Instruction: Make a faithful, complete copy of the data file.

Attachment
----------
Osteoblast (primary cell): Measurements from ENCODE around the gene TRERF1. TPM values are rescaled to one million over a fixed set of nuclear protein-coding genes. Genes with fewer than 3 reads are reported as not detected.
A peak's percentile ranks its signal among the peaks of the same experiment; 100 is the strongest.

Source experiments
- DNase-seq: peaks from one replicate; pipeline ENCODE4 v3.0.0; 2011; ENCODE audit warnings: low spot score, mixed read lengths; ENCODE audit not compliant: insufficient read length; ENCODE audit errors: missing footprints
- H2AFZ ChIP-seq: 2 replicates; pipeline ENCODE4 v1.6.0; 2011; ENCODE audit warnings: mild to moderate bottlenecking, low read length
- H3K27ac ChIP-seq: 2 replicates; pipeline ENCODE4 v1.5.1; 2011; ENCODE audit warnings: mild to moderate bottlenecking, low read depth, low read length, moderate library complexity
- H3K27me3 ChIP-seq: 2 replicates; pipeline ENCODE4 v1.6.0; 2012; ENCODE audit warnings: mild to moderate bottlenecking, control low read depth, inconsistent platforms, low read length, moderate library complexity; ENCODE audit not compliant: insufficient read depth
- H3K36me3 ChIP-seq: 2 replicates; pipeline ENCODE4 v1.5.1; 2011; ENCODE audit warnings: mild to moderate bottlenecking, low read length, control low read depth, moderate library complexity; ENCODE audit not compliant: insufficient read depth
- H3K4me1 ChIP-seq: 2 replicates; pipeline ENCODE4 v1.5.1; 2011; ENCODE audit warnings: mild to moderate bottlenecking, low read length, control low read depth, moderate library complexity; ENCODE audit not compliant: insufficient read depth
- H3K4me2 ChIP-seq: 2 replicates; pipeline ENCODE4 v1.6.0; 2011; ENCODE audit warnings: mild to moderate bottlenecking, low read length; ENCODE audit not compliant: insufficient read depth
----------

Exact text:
Osteoblast (primary cell): Measurements from ENCODE around the gene TRERF1. TPM values are rescaled to one million over a fixed set of nuclear protein-coding genes. Genes with fewer than 3 reads are reported as not detected.
A peak's percentile ranks its signal among the peaks of the same experiment; 100 is the strongest.

Source experiments
- DNase-seq: peaks from one replicate; pipeline ENCODE4 v3.0.0; 2011; ENCODE audit warnings: low spot score, mixed read lengths; ENCODE audit not compliant: insufficient read length; ENCODE audit errors: missing footprints
- H2AFZ ChIP-seq: 2 replicates; pipeline ENCODE4 v1.6.0; 2011; ENCODE audit warnings: mild to moderate bottlenecking, low read length
- H3K27ac ChIP-seq: 2 replicates; pipeline ENCODE4 v1.5.1; 2011; ENCODE audit warnings: mild to moderate bottlenecking, low read depth, low read length, moderate library complexity
- H3K27me3 ChIP-seq: 2 replicates; pipeline ENCODE4 v1.6.0; 2012; ENCODE audit warnings: mild to moderate bottlenecking, control low read depth, inconsistent platforms, low read length, moderate library complexity; ENCODE audit not compliant: insufficient read depth
- H3K36me3 ChIP-seq: 2 replicates; pipeline ENCODE4 v1.5.1; 2011; ENCODE audit warnings: mild to moderate bottlenecking, low read length, control low read depth, moderate library complexity; ENCODE audit not compliant: insufficient read depth
- H3K4me1 ChIP-seq: 2 replicates; pipeline ENCODE4 v1.5.1; 2011; ENCODE audit warnings: mild to moderate bottlenecking, low read length, control low read depth, moderate library complexity; ENCODE audit not compliant: insufficient read depth
- H3K4me2 ChIP-seq: 2 replicates; pipeline ENCODE4 v1.6.0; 2011; ENCODE audit warnings: mild to moderate bottlenecking, low read length; ENCODE audit not compliant: insufficient read depth